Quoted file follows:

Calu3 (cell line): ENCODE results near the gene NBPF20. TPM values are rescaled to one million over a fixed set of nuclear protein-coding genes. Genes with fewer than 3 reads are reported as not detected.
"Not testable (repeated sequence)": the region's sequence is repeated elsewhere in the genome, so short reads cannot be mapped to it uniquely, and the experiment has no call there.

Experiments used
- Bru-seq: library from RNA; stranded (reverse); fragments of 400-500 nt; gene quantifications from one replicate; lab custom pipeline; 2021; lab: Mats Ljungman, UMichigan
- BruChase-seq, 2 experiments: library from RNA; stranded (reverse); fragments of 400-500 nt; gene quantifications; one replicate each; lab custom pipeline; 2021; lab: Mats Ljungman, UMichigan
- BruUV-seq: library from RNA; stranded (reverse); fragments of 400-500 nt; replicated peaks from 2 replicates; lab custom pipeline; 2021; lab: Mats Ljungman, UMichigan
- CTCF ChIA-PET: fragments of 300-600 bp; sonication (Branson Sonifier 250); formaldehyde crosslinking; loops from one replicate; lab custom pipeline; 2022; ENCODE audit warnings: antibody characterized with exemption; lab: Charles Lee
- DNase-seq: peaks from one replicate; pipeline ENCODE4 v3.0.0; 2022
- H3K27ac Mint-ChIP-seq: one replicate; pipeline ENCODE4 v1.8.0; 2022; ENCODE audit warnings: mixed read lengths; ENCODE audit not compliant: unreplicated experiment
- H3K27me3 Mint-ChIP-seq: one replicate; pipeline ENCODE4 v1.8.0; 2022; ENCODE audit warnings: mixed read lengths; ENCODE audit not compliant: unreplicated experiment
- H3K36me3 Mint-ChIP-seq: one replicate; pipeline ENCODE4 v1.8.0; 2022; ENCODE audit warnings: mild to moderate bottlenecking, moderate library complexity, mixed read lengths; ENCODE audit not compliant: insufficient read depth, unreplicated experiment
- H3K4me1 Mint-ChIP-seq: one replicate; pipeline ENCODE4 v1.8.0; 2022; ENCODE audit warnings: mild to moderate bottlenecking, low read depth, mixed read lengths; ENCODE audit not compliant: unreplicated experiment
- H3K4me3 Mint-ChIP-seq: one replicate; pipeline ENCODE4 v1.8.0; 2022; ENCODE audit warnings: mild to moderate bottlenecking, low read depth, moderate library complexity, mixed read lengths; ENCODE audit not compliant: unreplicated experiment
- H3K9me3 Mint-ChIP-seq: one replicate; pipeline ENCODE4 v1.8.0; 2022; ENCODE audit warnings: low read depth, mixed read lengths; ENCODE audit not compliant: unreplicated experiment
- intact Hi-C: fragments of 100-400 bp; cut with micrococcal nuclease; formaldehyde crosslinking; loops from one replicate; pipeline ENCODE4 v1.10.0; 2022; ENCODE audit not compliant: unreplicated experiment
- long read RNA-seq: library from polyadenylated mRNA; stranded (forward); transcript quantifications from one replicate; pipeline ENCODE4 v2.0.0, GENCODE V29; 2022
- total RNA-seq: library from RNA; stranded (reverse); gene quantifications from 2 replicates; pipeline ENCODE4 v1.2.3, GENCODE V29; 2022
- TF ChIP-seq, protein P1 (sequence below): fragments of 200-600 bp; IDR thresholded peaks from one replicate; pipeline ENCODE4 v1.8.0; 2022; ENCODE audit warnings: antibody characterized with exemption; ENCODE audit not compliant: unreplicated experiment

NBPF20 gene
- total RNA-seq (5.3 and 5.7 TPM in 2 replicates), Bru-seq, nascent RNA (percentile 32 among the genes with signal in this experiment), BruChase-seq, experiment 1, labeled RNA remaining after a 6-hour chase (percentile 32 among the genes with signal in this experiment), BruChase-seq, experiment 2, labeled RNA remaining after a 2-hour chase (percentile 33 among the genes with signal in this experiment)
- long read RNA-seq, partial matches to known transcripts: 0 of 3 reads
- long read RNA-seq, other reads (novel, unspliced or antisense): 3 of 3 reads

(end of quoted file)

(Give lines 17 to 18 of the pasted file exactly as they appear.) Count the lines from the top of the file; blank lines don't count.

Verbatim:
- total RNA-seq: library from RNA; stranded (reverse); gene quantifications from 2 replicates; pipeline ENCODE4 v1.2.3, GENCODE V29; 2022
- TF ChIP-seq, protein P1 (sequence below): fragments of 200-600 bp; IDR thresholded peaks from one replicate; pipeline ENCODE4 v1.8.0; 2022; ENCODE audit warnings: antibody characterized with exemption; ENCODE audit not compliant: unreplicated experiment